Artist: Def Leppard & Cheap Trick
Venue: O2 Arena, London
Date: 6 December 2018
When a colleague offers you the opportunity to see one of your all-time favourite bands live, you have to accept. When it transpires that the band in question would be playing their best album from start to finish, you don’t just accept the offer, you grab it with both hands. And so, thanks to the fickleness and erratic nature of babysitting on the part of my colleague, the opportunity was confirmed. I would be heading to the O2 arena in London on 6 December to grab the spare ticket and see the mighty Def Leppard perform ‘Hysteria’ in its entirety.
Being relatively new to the company, and generally working remotely, the only attire that colleagues have seen me wear is a suit and tie when meeting clients and at meetings. It meant that as I clocked my colleague in the merch queue, her recognition wasn’t immediate. The hoodie, beanie and Iron Maiden Vans may be my clothing of choice in my spare time, but not for Lenitha, who had to double-take before waving excitedly in my direction.
I last saw Sheffield’s finest export 15 years ago, at the Regent Theatre in Ipswich, a far different venue to this evening. However, my South African colleague had never seen Def Leppard live before. So for once, I may have not been the most excited person in attendance. Nevertheless, the anticipation for the show was immense and as we took our seats, positioned almost dead centre behind and above the mixing desk, I had a very good feeling about the show ahead.
Support for the evening was provided by Chicago-based rock band Cheap Trick. The veterans could not be faulted for their enthusiasm and showmanship but the fact was that I was there for the main event and Cheap Trick were simply not my personal cup of tea. The steadily-amassing crowd accepted them warmly and politely but the quartet were hamstrung by a less-than-crisp sound that meant that their brand of no-frills hard rock became a little muddy and indistinct to these ears. It also meant that just about every one of Rick Nielsen’s thousand guitars that he paraded on stage sounded exactly the same, rendering the entire stunt rather redundant.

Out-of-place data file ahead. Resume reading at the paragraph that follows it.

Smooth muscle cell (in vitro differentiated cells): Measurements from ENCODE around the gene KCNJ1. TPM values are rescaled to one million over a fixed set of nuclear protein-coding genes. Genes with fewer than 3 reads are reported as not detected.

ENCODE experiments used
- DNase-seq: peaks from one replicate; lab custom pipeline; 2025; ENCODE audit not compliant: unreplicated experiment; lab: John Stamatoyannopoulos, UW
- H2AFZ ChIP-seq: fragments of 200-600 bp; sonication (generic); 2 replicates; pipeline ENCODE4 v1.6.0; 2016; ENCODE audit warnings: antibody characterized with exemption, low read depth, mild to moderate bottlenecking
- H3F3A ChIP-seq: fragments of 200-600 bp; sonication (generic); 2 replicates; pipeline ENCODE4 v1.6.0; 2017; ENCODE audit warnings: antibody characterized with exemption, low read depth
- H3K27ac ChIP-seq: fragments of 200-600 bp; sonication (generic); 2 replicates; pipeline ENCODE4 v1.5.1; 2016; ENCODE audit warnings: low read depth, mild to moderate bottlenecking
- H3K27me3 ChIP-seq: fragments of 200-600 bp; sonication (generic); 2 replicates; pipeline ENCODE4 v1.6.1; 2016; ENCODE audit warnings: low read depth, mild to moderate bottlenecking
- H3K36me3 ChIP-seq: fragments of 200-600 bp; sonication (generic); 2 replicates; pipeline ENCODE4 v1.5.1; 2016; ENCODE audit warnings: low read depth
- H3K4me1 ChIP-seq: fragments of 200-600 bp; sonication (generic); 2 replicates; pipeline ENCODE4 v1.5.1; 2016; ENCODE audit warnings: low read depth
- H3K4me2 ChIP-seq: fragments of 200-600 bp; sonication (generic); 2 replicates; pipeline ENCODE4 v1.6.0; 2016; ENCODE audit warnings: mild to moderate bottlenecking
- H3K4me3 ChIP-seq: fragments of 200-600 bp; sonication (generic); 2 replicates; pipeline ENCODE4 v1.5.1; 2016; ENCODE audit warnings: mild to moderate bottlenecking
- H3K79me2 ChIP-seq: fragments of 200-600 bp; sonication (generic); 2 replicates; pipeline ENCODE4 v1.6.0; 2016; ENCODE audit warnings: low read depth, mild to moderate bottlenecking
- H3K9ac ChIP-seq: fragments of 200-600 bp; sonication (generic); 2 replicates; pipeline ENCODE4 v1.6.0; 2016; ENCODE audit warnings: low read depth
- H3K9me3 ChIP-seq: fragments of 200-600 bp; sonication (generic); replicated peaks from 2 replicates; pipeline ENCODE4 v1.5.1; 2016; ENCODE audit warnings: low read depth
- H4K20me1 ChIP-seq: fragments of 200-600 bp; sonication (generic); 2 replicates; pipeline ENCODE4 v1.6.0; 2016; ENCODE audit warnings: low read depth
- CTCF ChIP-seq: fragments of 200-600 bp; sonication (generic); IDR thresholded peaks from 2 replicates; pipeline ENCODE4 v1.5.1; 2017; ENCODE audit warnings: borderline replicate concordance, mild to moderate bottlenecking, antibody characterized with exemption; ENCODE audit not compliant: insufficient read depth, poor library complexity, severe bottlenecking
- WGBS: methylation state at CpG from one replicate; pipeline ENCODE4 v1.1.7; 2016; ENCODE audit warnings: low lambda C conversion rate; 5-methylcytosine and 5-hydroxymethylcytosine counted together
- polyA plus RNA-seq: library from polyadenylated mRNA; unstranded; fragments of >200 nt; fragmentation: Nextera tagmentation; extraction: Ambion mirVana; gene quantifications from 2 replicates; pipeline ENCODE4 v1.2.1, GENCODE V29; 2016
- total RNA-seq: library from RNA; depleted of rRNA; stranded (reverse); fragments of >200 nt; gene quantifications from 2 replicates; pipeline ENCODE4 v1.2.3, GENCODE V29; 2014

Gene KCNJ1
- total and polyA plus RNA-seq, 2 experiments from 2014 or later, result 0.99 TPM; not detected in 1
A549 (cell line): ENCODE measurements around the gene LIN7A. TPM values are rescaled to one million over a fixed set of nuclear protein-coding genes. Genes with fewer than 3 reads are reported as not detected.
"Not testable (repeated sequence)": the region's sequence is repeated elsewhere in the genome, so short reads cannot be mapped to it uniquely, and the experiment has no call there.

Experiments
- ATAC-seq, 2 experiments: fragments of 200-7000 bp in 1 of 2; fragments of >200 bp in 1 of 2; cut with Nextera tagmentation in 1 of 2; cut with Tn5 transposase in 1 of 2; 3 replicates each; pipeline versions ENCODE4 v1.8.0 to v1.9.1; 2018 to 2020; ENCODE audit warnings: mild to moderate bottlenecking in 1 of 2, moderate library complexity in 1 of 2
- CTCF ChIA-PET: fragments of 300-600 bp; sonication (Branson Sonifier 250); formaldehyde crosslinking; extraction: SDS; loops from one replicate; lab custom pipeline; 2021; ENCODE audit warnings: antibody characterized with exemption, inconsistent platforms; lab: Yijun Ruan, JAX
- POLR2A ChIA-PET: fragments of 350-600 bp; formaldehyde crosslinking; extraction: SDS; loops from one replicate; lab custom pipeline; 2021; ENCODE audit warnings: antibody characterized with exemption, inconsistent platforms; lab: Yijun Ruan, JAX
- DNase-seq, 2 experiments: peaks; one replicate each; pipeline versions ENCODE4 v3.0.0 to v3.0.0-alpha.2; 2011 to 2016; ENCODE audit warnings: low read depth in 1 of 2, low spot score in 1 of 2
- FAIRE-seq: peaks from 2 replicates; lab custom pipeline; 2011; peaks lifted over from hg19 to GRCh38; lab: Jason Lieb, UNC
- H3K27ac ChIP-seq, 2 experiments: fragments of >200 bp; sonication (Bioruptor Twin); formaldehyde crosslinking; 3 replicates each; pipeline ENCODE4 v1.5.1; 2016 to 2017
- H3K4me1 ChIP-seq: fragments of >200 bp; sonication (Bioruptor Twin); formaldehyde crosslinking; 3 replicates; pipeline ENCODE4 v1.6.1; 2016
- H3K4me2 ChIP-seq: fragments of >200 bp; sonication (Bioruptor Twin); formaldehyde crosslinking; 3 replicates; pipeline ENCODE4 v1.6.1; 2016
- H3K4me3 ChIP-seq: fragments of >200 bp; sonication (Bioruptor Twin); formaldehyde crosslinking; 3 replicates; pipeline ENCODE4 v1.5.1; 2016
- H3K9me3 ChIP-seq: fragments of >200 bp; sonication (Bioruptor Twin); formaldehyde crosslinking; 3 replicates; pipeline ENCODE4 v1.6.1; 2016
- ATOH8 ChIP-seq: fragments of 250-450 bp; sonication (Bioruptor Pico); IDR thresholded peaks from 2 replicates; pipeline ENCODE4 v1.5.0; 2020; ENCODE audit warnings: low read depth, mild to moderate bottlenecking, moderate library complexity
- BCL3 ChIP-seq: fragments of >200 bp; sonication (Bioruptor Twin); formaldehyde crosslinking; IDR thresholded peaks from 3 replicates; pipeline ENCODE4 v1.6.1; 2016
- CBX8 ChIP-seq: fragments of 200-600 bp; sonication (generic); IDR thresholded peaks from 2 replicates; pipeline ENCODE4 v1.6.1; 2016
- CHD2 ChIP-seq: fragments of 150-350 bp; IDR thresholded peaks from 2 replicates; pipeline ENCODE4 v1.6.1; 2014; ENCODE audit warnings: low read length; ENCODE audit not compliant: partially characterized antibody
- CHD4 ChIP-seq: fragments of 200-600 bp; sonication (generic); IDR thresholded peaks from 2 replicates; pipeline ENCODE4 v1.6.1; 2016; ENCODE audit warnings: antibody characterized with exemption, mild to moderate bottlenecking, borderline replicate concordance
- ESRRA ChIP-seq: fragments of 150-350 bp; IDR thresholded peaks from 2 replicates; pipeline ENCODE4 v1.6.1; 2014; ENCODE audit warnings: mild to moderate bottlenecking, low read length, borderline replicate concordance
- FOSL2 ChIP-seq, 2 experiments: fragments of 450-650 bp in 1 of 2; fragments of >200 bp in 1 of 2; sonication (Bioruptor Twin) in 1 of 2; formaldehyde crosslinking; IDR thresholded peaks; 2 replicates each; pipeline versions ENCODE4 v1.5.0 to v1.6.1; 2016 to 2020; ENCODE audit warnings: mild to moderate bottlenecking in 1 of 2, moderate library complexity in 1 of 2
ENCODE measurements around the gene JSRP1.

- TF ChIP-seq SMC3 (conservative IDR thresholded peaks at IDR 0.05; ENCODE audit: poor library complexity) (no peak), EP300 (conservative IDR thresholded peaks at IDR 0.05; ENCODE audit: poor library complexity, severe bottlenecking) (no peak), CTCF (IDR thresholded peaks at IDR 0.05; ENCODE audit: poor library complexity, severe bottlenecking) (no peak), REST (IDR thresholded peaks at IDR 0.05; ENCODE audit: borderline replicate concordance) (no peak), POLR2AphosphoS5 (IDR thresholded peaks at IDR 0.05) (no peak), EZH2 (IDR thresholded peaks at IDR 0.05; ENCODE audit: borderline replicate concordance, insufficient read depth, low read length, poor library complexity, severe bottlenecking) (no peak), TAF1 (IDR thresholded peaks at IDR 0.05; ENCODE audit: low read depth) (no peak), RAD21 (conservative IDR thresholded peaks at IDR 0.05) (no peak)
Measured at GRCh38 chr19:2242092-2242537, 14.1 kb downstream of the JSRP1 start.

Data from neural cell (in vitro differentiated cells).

Replacing Cheap Trick on stage were two giant digital clocks to obscure the frantic set changeover and to count down the thirty minutes to the arrival of Def Leppard. Via excited chat and the abstention of beverages – who on earth wants to pay £7 for a pint of average lager or £4.50 for a bottle of water? – we patiently waited for the timer to hit zero, joining the impromptu countdown from 10 to 1 as the stage was revealed to a huge roar from what now looked to be a near sold-out arena.
And what was revealed was a relatively simple two-tier stage, with drummer Rick Allen on the upper tier and the remainder of the band generally on the lower, with bassist Rick Savage occasionally venturing up the steps. Behind them, the entire backdrop was transformed into a giant screen with a further three large screens above that. And, for every song, the design and images changed to reflect the music being played.